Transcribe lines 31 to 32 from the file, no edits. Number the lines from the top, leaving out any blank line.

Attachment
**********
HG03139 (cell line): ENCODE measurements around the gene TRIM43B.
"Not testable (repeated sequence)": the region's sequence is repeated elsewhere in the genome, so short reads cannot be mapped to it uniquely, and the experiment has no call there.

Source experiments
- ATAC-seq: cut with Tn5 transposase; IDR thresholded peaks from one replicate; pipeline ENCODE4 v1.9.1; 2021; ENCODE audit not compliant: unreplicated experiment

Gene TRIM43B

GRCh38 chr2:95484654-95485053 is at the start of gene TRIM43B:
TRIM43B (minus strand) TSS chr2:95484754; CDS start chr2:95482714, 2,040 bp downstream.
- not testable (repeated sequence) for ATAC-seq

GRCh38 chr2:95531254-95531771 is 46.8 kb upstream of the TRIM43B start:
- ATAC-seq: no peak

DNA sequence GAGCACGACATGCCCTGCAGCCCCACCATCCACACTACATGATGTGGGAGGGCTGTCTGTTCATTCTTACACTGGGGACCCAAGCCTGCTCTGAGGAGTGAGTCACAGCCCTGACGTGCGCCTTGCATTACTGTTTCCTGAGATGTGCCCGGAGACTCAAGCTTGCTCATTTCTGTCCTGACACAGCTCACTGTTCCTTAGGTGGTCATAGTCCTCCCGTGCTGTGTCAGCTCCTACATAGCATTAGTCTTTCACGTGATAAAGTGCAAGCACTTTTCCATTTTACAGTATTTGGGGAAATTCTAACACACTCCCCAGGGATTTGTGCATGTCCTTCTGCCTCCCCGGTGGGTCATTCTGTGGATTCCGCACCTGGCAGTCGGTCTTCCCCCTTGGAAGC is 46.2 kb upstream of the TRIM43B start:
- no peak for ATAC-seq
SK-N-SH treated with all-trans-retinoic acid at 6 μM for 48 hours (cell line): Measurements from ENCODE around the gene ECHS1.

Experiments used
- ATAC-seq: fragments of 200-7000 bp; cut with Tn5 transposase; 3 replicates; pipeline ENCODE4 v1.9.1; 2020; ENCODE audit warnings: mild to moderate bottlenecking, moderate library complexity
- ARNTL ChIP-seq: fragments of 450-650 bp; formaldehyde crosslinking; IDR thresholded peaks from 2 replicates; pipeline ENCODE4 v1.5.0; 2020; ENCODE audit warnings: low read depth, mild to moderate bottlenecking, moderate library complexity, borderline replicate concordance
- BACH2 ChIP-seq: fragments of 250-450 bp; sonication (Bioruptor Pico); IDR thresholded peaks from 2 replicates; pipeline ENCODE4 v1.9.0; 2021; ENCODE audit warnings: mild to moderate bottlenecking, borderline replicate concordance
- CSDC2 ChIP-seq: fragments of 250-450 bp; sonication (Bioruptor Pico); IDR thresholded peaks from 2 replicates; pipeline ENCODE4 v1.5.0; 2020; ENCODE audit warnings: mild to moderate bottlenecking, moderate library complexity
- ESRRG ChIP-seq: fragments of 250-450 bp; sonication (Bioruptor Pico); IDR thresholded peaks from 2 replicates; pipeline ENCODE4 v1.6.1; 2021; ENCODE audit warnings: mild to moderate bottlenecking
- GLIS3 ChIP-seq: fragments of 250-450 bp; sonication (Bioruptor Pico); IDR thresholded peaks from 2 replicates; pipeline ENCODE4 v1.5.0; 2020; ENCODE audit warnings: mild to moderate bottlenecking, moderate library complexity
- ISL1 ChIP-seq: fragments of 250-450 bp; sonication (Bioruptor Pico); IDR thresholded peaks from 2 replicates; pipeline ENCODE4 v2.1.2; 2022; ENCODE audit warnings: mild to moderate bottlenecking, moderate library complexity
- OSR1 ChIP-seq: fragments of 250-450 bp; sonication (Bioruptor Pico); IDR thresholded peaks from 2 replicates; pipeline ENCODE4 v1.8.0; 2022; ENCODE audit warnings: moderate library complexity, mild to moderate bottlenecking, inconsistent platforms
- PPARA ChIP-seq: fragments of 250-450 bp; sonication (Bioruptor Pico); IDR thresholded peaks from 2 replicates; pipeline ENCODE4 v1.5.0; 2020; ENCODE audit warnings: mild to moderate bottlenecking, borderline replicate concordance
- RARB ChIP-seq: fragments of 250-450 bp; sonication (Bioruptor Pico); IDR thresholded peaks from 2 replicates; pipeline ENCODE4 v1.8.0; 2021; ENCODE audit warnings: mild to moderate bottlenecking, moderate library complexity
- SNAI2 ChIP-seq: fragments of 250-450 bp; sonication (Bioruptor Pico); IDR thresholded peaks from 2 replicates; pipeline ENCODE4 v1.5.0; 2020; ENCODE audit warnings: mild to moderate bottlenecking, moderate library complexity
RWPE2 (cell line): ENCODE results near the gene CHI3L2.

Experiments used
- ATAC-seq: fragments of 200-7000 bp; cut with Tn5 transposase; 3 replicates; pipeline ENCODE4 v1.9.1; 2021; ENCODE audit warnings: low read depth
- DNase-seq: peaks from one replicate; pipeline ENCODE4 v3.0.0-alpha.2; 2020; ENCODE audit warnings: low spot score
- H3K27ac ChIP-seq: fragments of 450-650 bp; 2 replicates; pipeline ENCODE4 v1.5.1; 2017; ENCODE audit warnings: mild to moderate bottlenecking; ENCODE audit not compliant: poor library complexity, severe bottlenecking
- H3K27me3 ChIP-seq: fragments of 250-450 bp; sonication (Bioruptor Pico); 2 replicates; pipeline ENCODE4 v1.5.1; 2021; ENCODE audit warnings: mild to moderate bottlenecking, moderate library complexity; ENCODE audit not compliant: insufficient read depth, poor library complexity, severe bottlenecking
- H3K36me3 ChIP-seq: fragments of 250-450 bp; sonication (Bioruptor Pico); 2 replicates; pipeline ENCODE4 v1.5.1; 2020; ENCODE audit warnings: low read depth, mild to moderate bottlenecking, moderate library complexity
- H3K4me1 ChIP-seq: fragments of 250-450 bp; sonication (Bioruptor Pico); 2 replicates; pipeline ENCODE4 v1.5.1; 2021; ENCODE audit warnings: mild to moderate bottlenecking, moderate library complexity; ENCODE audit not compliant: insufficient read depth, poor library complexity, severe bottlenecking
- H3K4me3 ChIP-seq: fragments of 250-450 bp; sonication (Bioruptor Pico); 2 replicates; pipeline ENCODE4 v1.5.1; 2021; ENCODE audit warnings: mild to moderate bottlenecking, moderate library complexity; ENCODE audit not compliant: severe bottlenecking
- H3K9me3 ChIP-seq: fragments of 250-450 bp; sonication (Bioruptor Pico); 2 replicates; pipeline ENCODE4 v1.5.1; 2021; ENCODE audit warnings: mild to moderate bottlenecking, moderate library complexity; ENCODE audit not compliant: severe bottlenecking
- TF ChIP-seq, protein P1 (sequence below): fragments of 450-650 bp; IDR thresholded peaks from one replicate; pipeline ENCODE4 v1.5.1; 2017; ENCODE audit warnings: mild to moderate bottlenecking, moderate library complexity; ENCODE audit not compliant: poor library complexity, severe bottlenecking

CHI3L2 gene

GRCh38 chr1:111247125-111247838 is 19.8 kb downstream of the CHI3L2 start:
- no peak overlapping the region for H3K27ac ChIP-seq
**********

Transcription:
- H3K27me3 ChIP-seq: fragments of 250-450 bp; sonication (Bioruptor Pico); 2 replicates; pipeline ENCODE4 v1.5.1; 2021; ENCODE audit warnings: mild to moderate bottlenecking, moderate library complexity; ENCODE audit not compliant: insufficient read depth, poor library complexity, severe bottlenecking
- H3K36me3 ChIP-seq: fragments of 250-450 bp; sonication (Bioruptor Pico); 2 replicates; pipeline ENCODE4 v1.5.1; 2020; ENCODE audit warnings: low read depth, mild to moderate bottlenecking, moderate library complexity